Blood Lovers

A forensic biologist undertakes a detailed study of the vampire subculture.

Posted Oct 10, 2018

M. Benecke
Source: M. Benecke

I recently received a copy of the limited edition of a new book about people who identify as vampires, a.k.a., vampyres. It’s called Vampyres among Us, Vol. III. Although I haven’t done much with or about the vampire community since the late-1990s (Piercing the Darkness and The Science of Vampires), I noticed the name of one of the authors: Mark Benecke, a forensic biologist. He’s given some innovative presentations at the American Academy of Forensic Sciences, so I was surprised to see him publishing a book about vampires. I was also intrigued.

The vampire subculture has recently garnered some attention. I was just interviewed by a writer for the New York Times about the blood drinking community that I’d studied two decades ago. He’d found some of the people who were in my book and was planning to attend an event they are hosting. He certainly won’t see what I saw, because the enormous popularity of the vampire image during the 1990s has diminished considerably.

What I’d witnessed was a highly creative community of people who enthusiastically embraced the dangerous, immortal creatures of the night who drank blood (or energy) from those they targeted. That image has evolved. And yet, many of the comments that Benecke got for his study do reflect what I’d seen – even using the same terminology and code words. Benecke took a deep dive into statistics, though, to offer a comprehensive overview of the traits and behaviors (and fantasies) of those who claim to lust for blood.

Benecke had worked in the Chief Medical Examiner's Office in Manhattan before he became a forensic consultant and freelance expert witness. He’s also taught at some police academies and universities in countries like Germany, England, and the Philippines. He worked on the identification of the skulls of Adolf and Eva Hitler and claims to be the only forensic scientist to study Colombian serial killer and rapist Luis Garavito. Widely believed to be one of the worst killers in history, "La Bestia" admitted to murdering around 140 children and teenagers in Colombia between 1992 and 1999.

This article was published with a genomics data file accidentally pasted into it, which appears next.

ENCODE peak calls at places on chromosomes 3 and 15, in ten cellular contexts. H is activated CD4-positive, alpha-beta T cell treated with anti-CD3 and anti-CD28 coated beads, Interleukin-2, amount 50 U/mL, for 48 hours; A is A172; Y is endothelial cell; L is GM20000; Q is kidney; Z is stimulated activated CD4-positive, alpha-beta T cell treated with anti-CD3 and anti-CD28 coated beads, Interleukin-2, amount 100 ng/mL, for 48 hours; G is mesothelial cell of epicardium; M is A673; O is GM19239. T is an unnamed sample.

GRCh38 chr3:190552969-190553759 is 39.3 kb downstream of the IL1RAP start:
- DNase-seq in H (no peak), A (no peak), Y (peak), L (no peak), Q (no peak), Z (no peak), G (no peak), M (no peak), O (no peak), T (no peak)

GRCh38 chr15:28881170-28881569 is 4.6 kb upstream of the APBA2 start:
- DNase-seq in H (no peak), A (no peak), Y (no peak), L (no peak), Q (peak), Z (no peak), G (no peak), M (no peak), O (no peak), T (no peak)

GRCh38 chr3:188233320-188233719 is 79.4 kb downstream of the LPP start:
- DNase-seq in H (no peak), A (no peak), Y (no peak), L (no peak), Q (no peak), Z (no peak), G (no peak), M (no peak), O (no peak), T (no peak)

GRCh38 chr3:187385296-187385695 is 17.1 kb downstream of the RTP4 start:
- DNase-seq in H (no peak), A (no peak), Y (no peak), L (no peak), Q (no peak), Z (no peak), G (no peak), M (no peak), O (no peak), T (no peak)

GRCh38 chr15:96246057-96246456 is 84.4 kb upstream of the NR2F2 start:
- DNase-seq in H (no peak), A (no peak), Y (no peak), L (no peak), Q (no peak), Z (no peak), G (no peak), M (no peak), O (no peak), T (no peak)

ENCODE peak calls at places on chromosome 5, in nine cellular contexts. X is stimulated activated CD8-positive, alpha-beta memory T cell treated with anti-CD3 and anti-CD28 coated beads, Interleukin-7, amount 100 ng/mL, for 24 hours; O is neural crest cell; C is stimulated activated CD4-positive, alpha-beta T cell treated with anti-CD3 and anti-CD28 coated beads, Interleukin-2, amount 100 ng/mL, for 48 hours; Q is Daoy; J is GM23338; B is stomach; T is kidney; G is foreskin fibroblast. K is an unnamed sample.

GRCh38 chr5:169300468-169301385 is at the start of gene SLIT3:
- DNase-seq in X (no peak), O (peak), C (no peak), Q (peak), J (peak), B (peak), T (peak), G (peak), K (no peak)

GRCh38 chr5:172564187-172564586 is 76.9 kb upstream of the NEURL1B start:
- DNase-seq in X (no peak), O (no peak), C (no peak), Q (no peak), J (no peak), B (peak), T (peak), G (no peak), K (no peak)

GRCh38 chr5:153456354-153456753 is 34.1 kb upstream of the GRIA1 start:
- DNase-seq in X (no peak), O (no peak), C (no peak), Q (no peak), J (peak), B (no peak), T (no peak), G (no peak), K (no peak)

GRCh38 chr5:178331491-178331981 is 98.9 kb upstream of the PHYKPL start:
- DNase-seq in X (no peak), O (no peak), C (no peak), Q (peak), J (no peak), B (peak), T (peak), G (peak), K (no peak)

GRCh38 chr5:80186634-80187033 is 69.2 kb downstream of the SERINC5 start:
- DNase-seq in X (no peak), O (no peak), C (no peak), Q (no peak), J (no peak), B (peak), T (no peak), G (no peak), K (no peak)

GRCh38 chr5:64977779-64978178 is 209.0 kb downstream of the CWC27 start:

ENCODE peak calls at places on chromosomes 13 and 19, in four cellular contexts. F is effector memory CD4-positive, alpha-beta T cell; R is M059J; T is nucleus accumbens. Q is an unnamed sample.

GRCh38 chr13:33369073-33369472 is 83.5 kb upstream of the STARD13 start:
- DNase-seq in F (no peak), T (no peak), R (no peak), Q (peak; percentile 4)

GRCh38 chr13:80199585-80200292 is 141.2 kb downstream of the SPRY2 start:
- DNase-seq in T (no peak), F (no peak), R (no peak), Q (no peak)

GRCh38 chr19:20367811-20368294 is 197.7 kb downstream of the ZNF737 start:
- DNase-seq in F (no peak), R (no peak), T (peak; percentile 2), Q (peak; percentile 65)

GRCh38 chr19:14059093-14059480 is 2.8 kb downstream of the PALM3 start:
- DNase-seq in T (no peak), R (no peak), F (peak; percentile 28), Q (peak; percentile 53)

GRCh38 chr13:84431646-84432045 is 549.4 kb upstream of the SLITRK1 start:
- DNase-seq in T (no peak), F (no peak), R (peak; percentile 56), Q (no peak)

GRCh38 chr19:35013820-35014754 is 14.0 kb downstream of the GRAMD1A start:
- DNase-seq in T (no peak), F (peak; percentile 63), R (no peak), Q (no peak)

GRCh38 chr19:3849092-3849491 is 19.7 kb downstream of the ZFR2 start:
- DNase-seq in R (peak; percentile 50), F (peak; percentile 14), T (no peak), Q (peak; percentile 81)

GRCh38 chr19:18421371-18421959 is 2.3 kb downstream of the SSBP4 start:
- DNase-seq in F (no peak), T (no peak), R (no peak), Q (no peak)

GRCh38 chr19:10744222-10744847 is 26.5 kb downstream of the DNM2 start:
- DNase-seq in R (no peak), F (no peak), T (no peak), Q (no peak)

At one forensics presentation, Benecke described meeting Garavito face to face. They were talking and Garavito switched their fresh cups of coffee, lest his contain poison. He seemed unmoved by the fact that if his suspicion proved true, he’d just ensured that Benecke would die. When Benecke pointed this out, Garavito shrugged it off as a predator’s advantage.

Since Benecke has been a scientific advisor to the German skeptic organization, GWUP, this survey seems surprising. Writing with Ines Fischer, he states that he finds the vampire community credible.

The bulk of the book offers the results of responses from 100 subjects to a comprehensive, structured survey. Most are German. Benecke states that “vampirism is indeed a measurable set of characteristics, but also a fact of the social, cultural, and emotional lives of genetic people.” Those he included had to state that they regularly drank blood or experienced blood lust.

Among the data gathered were the following points:

  • The proportion of female participants was 59 percent.
  • The median age was 25-26 (but a number were over 30).
  • 62 percent were heterosexual, with 36 percent bisexual.
  • The ages at which participants first thought of themselves as vampires ranged from 5 to 45.
  • Almost half rejected the idea that they are part of the BDSM scene (but they did look for "blood donors" at such gatherings or clubs).
  • About 1 in 5 think of themselves as blood fetishists.
  • Just short of 10 percent also identified with Satanism.
  • An interest in role-playing was considered independent of the vampire community.
  • 69 percent claimed to suffer from sleep disorders, the same percentage as those who say they are sensitive to light.
  • Nearly three out of four believe they look young for their age.
  • 83 percent believe they can successfully manipulate others for personal gain.
  • Just 40 percent consider themselves to be human (and most of these despise people).
  • Nearly half think vampirism is a blessing, while 17 percent view it as a curse.
  • 74 percent have had the desire to attack someone to get blood – about the same percentage who believe that blood gives them an altered state of awareness, such as more sensitive vision or more acute hearing.

There’s plenty more in this book about blood rituals, relationships, and vampire experiences. The survey was extensive, showing “how multi-layered” this German vampire society is. The authors even provide a brief glossary for those who want to adopt the language.

I imagine I’ll see this study presented at the next AAFS meeting.


Benecke, M., & Fischer, I. (2018). Vampires among Us, Vol. III. Germany: Roterdrache.

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